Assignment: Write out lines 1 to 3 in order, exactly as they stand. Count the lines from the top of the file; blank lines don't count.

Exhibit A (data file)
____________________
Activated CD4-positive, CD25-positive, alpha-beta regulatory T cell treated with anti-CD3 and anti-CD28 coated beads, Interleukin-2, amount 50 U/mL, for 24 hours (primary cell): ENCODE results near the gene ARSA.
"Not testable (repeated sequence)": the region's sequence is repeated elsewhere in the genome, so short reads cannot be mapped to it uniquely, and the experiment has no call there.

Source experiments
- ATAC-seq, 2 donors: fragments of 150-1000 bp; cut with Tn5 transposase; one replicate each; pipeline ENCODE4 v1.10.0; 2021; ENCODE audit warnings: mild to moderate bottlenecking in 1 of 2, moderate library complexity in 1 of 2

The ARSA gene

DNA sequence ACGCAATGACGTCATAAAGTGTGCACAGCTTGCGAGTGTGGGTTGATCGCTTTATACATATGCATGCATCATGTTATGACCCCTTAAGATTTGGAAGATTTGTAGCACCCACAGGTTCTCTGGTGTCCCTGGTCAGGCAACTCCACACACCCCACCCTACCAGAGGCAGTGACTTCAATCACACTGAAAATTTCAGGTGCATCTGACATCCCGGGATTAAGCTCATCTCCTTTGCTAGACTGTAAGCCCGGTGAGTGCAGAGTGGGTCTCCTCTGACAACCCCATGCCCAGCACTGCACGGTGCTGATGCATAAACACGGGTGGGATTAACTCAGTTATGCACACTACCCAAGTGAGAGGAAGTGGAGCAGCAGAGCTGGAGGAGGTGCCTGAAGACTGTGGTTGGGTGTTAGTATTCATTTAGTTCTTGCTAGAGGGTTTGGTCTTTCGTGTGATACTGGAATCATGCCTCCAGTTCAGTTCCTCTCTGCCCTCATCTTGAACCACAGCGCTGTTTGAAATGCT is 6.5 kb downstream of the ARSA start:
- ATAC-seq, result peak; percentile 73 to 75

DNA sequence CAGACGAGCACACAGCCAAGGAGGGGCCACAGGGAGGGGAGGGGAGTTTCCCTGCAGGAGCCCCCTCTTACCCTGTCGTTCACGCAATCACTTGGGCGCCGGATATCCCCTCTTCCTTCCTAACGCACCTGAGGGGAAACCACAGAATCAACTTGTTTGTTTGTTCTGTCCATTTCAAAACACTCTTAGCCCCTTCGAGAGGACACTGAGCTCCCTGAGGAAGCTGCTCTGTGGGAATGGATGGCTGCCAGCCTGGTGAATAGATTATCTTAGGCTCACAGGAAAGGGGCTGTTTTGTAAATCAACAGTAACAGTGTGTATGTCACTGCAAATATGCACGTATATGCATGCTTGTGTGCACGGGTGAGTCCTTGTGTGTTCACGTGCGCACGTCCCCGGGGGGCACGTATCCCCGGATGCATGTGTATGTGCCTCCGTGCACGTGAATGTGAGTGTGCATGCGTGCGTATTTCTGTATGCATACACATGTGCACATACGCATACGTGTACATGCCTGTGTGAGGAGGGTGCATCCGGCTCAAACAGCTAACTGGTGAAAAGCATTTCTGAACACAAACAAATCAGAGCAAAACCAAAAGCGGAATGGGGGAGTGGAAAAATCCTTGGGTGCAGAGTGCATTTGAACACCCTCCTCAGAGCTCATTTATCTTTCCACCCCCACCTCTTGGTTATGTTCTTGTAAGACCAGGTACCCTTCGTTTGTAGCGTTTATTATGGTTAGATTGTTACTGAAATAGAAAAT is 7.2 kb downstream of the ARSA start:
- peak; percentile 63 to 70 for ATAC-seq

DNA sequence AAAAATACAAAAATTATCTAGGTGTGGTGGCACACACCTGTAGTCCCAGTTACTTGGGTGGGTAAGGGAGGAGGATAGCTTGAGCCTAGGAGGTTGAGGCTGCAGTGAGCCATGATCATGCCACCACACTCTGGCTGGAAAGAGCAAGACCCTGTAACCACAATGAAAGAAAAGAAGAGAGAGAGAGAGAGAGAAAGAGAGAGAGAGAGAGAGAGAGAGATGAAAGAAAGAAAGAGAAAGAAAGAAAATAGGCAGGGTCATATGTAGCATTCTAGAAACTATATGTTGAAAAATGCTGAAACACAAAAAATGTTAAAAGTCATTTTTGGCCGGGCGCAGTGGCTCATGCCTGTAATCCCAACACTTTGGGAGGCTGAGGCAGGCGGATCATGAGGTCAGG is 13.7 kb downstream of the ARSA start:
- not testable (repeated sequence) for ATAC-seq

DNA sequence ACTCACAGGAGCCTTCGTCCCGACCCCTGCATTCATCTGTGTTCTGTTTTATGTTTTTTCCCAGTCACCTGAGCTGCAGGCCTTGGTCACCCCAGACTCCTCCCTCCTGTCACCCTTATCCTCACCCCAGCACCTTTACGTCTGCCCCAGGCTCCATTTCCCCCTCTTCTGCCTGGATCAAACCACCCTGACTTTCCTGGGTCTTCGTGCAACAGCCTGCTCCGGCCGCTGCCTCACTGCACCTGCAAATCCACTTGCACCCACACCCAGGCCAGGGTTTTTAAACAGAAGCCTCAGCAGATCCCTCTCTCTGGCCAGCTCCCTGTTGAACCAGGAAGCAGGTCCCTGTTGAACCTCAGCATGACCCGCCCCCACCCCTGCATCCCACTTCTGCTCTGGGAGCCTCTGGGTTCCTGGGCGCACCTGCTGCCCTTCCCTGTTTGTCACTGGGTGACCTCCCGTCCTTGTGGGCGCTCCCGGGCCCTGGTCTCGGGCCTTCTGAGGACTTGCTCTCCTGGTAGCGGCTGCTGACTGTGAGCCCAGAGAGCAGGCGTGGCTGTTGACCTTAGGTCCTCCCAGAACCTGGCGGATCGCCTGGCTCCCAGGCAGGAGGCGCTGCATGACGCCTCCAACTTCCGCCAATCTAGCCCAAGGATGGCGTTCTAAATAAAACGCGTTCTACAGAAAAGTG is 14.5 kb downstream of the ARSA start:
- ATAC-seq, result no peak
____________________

Activated CD4-positive, CD25-positive, alpha-beta regulatory T cell treated with anti-CD3 and anti-CD28 coated beads, Interleukin-2, amount 50 U/mL, for 24 hours (primary cell): ENCODE results near the gene ARSA.
"Not testable (repeated sequence)": the region's sequence is repeated elsewhere in the genome, so short reads cannot be mapped to it uniquely, and the experiment has no call there.

Source experiments